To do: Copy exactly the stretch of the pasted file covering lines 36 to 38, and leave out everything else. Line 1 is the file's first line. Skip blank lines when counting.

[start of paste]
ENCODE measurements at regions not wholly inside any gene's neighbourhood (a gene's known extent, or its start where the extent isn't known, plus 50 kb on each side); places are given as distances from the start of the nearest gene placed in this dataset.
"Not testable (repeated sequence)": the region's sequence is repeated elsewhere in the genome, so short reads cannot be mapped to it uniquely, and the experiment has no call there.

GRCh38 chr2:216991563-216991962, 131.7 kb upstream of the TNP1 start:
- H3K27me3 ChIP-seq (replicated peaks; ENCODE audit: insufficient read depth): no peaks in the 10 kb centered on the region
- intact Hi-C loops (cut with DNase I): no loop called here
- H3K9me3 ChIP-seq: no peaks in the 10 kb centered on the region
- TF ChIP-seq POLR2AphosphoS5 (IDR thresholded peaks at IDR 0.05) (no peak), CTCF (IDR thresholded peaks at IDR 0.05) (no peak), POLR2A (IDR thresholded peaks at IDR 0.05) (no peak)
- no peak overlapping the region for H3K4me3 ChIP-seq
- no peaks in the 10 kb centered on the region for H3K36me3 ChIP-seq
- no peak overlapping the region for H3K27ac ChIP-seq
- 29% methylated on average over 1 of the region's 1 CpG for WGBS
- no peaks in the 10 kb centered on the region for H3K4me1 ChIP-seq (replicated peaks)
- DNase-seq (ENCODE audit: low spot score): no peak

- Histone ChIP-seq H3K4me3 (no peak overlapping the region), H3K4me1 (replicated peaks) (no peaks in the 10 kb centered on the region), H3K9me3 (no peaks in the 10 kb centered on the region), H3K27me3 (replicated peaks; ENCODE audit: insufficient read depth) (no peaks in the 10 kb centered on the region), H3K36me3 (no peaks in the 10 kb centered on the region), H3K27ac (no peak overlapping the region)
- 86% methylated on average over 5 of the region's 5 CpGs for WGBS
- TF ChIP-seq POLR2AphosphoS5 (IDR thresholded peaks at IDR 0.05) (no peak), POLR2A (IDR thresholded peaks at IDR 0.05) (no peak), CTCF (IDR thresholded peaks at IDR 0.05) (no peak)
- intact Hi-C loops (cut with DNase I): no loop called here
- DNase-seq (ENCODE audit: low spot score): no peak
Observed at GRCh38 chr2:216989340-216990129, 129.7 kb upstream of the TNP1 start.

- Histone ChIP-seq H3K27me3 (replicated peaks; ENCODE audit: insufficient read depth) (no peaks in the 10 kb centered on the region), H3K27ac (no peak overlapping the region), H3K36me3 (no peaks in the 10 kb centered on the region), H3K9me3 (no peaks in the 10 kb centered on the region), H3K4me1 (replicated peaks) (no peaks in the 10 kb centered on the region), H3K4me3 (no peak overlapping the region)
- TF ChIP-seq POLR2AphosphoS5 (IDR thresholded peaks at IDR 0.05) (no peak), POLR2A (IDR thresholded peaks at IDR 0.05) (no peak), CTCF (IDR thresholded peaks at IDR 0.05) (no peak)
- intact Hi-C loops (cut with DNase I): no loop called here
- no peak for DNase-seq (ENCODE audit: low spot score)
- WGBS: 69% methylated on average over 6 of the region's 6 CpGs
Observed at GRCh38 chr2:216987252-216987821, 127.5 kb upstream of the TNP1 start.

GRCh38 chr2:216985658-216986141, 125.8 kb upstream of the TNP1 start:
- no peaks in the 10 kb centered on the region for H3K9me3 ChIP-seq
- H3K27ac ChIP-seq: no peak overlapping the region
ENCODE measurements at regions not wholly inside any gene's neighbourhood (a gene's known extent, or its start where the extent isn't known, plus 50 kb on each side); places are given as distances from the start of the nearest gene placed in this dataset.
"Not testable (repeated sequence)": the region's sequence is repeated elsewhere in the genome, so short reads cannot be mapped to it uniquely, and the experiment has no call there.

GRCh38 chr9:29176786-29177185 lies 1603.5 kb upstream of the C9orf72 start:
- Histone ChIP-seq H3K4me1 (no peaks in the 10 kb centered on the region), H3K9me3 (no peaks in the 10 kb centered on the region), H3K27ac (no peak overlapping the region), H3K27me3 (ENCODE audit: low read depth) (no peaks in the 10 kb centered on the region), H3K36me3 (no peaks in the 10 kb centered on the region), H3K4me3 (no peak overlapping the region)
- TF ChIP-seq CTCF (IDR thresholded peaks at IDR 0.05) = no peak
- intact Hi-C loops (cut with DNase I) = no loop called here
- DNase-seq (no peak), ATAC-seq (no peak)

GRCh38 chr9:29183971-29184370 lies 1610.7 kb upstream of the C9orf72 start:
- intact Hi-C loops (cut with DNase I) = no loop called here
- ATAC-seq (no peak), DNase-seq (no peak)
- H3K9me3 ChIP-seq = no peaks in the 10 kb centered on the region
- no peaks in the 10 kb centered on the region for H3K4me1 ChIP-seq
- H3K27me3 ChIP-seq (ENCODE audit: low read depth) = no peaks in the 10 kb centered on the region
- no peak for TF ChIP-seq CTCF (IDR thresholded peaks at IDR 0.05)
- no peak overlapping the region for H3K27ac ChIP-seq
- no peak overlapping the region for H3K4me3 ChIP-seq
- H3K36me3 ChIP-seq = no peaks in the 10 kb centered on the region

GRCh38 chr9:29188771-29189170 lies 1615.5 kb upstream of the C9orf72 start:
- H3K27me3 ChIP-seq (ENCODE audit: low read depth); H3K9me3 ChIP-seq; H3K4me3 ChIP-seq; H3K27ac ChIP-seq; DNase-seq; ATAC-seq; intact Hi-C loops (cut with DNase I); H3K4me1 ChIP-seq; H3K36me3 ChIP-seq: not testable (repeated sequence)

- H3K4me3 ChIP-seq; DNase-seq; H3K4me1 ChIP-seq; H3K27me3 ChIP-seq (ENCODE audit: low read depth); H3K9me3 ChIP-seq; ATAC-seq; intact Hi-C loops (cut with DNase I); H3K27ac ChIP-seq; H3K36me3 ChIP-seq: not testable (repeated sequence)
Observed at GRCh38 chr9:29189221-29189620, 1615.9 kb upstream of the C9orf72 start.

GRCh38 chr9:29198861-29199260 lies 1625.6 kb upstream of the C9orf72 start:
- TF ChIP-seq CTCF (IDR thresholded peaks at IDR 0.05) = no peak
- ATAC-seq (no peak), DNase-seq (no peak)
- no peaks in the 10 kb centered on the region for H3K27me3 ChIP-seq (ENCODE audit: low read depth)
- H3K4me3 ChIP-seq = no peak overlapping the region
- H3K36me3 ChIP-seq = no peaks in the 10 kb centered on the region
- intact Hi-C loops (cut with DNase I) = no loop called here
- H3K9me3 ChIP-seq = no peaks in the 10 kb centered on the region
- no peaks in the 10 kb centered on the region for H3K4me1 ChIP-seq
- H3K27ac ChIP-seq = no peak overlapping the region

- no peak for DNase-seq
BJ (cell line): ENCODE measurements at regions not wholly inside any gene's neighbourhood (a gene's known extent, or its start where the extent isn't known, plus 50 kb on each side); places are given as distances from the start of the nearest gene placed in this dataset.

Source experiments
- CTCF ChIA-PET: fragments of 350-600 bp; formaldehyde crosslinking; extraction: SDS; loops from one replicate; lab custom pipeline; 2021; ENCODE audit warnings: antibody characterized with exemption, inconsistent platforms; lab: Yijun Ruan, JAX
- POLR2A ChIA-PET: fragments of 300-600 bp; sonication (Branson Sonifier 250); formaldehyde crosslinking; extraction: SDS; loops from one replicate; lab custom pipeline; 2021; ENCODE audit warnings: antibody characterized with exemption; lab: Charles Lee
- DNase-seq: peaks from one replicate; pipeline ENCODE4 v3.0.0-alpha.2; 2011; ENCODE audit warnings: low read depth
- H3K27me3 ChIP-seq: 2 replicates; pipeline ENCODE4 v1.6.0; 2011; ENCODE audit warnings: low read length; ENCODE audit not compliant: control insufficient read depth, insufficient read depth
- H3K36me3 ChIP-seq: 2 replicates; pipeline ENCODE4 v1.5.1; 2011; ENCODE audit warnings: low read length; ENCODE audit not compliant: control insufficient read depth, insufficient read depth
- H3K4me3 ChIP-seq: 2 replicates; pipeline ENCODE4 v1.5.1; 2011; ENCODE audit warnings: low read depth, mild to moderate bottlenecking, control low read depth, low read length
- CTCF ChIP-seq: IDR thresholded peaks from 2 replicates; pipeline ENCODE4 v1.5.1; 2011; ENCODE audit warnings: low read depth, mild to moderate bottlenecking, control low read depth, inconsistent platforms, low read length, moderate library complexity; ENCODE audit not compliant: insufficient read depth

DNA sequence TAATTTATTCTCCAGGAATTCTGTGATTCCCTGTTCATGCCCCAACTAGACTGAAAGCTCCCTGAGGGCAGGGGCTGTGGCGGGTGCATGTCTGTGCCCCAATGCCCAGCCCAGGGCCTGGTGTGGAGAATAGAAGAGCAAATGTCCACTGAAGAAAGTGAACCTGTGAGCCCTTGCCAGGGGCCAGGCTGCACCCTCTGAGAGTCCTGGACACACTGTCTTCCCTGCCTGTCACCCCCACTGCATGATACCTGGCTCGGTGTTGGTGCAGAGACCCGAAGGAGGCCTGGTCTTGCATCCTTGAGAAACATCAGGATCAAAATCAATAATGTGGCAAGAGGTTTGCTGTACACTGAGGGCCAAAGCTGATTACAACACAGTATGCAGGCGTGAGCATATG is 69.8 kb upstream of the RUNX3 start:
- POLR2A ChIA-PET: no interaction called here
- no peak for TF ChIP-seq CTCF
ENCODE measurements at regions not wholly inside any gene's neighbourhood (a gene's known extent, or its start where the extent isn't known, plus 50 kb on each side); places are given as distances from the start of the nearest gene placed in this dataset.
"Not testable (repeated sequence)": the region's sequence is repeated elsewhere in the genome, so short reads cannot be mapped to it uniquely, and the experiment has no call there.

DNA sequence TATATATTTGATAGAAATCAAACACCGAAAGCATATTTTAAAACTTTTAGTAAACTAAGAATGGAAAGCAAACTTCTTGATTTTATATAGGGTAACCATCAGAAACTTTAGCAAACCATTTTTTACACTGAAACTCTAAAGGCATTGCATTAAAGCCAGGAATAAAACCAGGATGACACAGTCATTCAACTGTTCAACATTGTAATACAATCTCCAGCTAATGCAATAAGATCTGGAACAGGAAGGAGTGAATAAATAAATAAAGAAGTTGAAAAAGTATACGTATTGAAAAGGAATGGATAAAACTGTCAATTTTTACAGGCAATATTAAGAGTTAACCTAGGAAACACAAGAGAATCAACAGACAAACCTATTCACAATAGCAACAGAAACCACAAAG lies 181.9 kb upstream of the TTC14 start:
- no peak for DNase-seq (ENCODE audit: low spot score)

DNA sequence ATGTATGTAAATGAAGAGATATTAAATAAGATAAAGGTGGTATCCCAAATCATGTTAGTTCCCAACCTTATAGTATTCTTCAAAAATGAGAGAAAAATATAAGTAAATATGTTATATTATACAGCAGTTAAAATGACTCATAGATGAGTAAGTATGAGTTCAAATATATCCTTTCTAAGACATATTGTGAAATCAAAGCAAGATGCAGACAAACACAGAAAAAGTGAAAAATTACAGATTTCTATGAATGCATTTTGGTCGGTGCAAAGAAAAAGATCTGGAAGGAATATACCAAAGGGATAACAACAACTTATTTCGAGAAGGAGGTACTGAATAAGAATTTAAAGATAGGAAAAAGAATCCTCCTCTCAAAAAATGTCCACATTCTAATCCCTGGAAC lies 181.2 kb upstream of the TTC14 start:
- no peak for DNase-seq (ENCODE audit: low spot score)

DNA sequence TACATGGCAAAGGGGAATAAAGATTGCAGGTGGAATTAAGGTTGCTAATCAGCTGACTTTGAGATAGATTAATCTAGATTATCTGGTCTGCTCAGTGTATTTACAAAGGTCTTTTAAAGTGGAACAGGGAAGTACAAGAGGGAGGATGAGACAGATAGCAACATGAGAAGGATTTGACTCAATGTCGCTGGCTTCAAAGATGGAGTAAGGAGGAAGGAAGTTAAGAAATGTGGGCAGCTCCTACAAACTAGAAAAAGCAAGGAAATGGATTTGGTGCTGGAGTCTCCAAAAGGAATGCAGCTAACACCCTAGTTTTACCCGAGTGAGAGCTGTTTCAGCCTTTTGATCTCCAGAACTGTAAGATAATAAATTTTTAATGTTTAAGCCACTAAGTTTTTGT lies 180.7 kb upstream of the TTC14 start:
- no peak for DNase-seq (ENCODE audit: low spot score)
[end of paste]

GRCh38 chr9:29183971-29184370 lies 1610.7 kb upstream of the C9orf72 start:
- intact Hi-C loops (cut with DNase I) = no loop called here
- ATAC-seq (no peak), DNase-seq (no peak)